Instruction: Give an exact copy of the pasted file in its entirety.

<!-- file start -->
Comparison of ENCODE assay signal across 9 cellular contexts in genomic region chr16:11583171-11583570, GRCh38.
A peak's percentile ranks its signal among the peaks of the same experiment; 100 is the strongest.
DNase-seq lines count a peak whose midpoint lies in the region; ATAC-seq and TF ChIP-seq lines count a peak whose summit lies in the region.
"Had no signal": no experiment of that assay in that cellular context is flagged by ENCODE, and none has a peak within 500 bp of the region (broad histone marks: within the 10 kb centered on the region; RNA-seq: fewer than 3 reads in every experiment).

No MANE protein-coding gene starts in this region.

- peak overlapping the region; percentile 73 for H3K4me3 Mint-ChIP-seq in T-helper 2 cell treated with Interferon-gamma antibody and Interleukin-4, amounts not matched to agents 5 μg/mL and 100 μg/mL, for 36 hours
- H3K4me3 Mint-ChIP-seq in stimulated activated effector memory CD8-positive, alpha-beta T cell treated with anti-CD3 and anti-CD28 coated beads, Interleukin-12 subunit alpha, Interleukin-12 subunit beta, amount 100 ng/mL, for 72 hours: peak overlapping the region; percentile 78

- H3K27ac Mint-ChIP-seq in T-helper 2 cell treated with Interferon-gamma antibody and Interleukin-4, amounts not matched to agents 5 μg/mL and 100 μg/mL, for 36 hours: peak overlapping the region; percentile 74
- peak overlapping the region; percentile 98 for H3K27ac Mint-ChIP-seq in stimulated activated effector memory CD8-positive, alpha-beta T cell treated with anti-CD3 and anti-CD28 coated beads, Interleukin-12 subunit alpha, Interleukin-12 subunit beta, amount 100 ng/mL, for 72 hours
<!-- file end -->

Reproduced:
Comparison of ENCODE assay signal across 9 cellular contexts in genomic region chr16:11583171-11583570, GRCh38.
A peak's percentile ranks its signal among the peaks of the same experiment; 100 is the strongest.
DNase-seq lines count a peak whose midpoint lies in the region; ATAC-seq and TF ChIP-seq lines count a peak whose summit lies in the region.
"Had no signal": no experiment of that assay in that cellular context is flagged by ENCODE, and none has a peak within 500 bp of the region (broad histone marks: within the 10 kb centered on the region; RNA-seq: fewer than 3 reads in every experiment).

No MANE protein-coding gene starts in this region.

- peak overlapping the region; percentile 73 for H3K4me3 Mint-ChIP-seq in T-helper 2 cell treated with Interferon-gamma antibody and Interleukin-4, amounts not matched to agents 5 μg/mL and 100 μg/mL, for 36 hours
- H3K4me3 Mint-ChIP-seq in stimulated activated effector memory CD8-positive, alpha-beta T cell treated with anti-CD3 and anti-CD28 coated beads, Interleukin-12 subunit alpha, Interleukin-12 subunit beta, amount 100 ng/mL, for 72 hours: peak overlapping the region; percentile 78

- H3K27ac Mint-ChIP-seq in T-helper 2 cell treated with Interferon-gamma antibody and Interleukin-4, amounts not matched to agents 5 μg/mL and 100 μg/mL, for 36 hours: peak overlapping the region; percentile 74
- peak overlapping the region; percentile 98 for H3K27ac Mint-ChIP-seq in stimulated activated effector memory CD8-positive, alpha-beta T cell treated with anti-CD3 and anti-CD28 coated beads, Interleukin-12 subunit alpha, Interleukin-12 subunit beta, amount 100 ng/mL, for 72 hours